Is a dental surgery good for HIV testing?

Where is the best frontline for rapid HIV testing?
Where is the best frontline for rapid HIV testing?

With the rate of new HIV diagnoses on the rise and an estimated 6000 to 10,000 Australians being unaware of their HIV-positive status, new measures for testing and early diagnosis are being put in place. With dental practices presenting unique opportunities for implementing routine rapid HIV testing, the connection between the oral swab test and the dental profession is an obvious one.

However, in the US—where it is currently being trialled in prisons and some public dental clinics—it has raised debate. While there has been enthusiasm from a public health perspective, it has also raised questions as to whether the dental practice is an appropriate setting or, indeed, whether the dental profession is willing to accept HIV screening as an additional responsibility.

Dr Anthony Santella and Associate Professor Mark Schifter, who are currently conducting a research study assessing Australian dentists’ knowledge and attitudes to HIV and their willingness to conduct rapid HIV tests, believe the broader public health issue is around disease prevention and the significant role dentists can play in the early detection and treatment of HIV.

“This represents an important opportunity for the dental profession to consider its place in the delivery of health services in Australia,” says A/ Professor Schifter from the Faculty of Dentistry at The University of Sydney.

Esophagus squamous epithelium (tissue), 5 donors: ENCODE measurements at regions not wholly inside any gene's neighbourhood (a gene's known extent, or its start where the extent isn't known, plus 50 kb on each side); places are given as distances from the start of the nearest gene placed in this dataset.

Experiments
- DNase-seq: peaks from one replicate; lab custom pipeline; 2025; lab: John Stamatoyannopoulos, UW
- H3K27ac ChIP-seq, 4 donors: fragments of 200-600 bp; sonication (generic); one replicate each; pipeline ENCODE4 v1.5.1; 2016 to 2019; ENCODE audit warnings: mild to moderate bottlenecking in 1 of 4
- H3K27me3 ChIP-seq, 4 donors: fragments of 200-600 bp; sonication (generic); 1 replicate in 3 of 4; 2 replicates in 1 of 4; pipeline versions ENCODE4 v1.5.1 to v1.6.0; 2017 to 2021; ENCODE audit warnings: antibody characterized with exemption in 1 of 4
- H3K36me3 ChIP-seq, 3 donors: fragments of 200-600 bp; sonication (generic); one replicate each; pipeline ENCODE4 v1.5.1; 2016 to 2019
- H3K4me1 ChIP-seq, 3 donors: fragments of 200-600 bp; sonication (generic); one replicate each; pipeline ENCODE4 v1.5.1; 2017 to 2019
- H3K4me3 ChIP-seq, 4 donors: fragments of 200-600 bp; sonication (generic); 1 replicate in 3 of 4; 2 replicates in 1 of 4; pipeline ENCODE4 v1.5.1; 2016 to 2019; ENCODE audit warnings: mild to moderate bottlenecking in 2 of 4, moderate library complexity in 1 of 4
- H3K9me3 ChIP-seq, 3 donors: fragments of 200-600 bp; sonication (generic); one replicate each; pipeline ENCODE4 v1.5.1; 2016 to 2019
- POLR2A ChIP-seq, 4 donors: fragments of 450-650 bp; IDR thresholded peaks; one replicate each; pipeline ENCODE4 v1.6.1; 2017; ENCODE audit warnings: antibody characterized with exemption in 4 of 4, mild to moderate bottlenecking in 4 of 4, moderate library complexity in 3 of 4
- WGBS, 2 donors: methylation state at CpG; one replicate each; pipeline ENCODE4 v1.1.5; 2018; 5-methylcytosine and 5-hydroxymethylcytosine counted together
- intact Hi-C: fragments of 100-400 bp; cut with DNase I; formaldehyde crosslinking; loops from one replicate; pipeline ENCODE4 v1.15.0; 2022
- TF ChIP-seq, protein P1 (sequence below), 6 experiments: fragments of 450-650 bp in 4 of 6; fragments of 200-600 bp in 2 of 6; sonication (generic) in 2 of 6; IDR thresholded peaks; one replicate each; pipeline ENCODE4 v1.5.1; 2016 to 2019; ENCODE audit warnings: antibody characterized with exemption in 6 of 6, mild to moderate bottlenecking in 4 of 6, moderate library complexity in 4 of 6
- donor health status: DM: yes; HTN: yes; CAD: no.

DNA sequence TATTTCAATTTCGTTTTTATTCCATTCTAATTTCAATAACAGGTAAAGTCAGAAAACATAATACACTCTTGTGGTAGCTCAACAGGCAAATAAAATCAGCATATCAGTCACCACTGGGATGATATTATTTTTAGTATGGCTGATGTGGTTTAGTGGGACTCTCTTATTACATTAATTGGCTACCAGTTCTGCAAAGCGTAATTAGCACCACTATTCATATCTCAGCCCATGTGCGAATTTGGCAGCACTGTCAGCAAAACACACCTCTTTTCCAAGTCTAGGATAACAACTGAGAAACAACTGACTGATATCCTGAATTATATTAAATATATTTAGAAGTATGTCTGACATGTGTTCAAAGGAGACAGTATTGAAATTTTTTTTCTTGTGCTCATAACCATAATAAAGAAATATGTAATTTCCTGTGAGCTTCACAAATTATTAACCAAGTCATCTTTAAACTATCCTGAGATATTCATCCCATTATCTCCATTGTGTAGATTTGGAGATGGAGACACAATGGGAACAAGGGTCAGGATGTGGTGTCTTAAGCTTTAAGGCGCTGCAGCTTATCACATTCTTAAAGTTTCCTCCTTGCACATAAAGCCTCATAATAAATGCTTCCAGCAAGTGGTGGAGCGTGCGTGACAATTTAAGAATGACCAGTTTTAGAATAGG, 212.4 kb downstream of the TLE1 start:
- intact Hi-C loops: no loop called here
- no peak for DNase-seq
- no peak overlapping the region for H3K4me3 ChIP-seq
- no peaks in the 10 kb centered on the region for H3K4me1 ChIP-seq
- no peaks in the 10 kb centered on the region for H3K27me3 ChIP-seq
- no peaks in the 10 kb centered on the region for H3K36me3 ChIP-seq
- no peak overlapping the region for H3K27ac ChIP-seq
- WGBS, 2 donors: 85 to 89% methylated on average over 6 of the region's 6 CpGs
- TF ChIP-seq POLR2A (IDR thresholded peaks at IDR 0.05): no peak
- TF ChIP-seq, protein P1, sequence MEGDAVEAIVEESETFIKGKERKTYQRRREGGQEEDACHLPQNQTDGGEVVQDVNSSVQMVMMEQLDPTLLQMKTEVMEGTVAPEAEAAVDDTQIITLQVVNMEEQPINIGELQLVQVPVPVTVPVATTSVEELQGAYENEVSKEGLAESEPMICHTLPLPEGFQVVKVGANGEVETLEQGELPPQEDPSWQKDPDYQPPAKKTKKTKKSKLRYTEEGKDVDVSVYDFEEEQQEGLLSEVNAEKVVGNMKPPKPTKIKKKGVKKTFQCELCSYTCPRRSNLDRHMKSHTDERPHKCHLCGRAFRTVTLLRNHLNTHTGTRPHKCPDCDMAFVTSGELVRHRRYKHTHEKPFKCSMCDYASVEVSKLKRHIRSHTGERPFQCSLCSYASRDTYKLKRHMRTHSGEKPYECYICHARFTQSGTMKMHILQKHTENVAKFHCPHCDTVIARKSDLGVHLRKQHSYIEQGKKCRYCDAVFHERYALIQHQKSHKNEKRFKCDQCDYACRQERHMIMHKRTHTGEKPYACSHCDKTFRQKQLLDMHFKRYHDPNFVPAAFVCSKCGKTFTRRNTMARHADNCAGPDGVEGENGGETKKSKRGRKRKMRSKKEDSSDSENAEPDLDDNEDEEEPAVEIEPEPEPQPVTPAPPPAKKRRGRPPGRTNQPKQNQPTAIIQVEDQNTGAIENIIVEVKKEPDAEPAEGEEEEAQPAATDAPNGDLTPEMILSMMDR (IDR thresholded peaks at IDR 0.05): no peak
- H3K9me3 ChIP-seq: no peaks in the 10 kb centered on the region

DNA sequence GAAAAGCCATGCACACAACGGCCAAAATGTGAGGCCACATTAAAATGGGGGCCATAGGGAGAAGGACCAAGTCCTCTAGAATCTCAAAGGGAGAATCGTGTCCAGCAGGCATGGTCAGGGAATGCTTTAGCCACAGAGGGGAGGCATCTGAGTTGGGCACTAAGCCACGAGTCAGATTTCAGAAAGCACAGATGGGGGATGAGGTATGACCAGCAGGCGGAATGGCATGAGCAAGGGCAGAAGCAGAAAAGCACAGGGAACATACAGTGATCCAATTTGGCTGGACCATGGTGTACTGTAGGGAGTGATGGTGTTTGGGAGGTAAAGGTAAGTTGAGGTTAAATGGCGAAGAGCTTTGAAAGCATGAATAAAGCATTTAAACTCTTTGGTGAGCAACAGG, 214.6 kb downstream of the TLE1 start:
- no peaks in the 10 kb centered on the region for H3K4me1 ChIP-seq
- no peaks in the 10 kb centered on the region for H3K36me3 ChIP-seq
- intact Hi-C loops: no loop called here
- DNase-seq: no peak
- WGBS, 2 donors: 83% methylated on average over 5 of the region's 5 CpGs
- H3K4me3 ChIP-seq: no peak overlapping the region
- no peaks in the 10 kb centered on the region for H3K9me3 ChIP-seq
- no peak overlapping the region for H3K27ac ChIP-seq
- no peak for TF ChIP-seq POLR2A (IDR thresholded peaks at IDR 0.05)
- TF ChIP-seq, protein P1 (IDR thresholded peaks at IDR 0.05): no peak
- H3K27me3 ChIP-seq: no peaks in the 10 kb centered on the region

“In terms of a broader preventative health initiative—and that is the emphasis—I think it [rapid HIV testing] fits really well within the remit of dental practice. I don’t see it as particularly different from screening for oral cancer.”

In Australia, at the end of 2011 an estimated 24, 731 people were living with diagnosed HIV infection; representing an increase of 8.2 per cent from 2010. Until this time, the number of new diagnoses had been relatively stable (around 1000 per year). Dr Santella, a public health scientist and lecturer from Western Sydney Sexual Health Centre, Sydney Medical School, believes this steady rise means Australia needs to take an innovative approach to HIV testing.

“To combat the rise in HIV incidence, you need more novel evidence-based strategies and the rapid test has proven very efficacious in other countries,” he says. “To apply this in a dental setting would provide this opportunity.”

Undeniably, dentists have the strongest professional interest and knowledge of saliva, as well as the oral manifestations of HIV infection. But does this make them the best practitioners to be screening and advising patients about a potentially life-altering and life-threatening disease?

To read more on this important topic, check out the next issue of Bite magazine, where Sarah Hollingworth will talk in depth with dentists at the coalface as well as academic experts.

And to participate in the research study ‘Australian Dentists’ Knowledge and Attitudes to HIV and Willingness to Conduct Rapid HIV Testing 2’, follow this link.


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